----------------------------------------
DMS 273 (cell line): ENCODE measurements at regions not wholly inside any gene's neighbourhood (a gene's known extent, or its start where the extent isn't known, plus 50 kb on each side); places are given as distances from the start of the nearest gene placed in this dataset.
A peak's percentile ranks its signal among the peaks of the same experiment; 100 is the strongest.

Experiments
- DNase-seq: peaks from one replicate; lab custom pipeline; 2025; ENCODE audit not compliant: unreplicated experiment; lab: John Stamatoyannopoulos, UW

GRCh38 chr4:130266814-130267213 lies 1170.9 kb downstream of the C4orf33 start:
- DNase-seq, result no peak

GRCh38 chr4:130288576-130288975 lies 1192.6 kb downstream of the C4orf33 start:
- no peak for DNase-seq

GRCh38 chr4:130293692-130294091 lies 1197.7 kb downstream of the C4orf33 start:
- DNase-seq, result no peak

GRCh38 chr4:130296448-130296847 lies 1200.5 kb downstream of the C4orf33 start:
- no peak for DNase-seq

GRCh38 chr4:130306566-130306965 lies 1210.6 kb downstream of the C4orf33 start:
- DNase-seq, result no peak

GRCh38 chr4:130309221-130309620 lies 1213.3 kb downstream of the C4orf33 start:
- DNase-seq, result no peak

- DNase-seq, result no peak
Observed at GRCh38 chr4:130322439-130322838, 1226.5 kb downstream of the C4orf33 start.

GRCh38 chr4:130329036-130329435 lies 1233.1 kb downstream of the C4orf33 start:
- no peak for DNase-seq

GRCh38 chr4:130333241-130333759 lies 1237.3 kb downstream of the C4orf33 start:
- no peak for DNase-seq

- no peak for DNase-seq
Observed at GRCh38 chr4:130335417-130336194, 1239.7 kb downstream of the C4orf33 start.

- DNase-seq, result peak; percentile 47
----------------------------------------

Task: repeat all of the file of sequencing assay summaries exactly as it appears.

DMS 273 (cell line): ENCODE measurements at regions not wholly inside any gene's neighbourhood (a gene's known extent, or its start where the extent isn't known, plus 50 kb on each side); places are given as distances from the start of the nearest gene placed in this dataset.
A peak's percentile ranks its signal among the peaks of the same experiment; 100 is the strongest.

Experiments
- DNase-seq: peaks from one replicate; lab custom pipeline; 2025; ENCODE audit not compliant: unreplicated experiment; lab: John Stamatoyannopoulos, UW

GRCh38 chr4:130266814-130267213 lies 1170.9 kb downstream of the C4orf33 start:
- DNase-seq, result no peak

GRCh38 chr4:130288576-130288975 lies 1192.6 kb downstream of the C4orf33 start:
- no peak for DNase-seq

GRCh38 chr4:130293692-130294091 lies 1197.7 kb downstream of the C4orf33 start:
- DNase-seq, result no peak

GRCh38 chr4:130296448-130296847 lies 1200.5 kb downstream of the C4orf33 start:
- no peak for DNase-seq

GRCh38 chr4:130306566-130306965 lies 1210.6 kb downstream of the C4orf33 start:
- DNase-seq, result no peak

GRCh38 chr4:130309221-130309620 lies 1213.3 kb downstream of the C4orf33 start:
- DNase-seq, result no peak

- DNase-seq, result no peak
Observed at GRCh38 chr4:130322439-130322838, 1226.5 kb downstream of the C4orf33 start.

GRCh38 chr4:130329036-130329435 lies 1233.1 kb downstream of the C4orf33 start:
- no peak for DNase-seq

GRCh38 chr4:130333241-130333759 lies 1237.3 kb downstream of the C4orf33 start:
- no peak for DNase-seq

- no peak for DNase-seq
Observed at GRCh38 chr4:130335417-130336194, 1239.7 kb downstream of the C4orf33 start.

- DNase-seq, result peak; percentile 47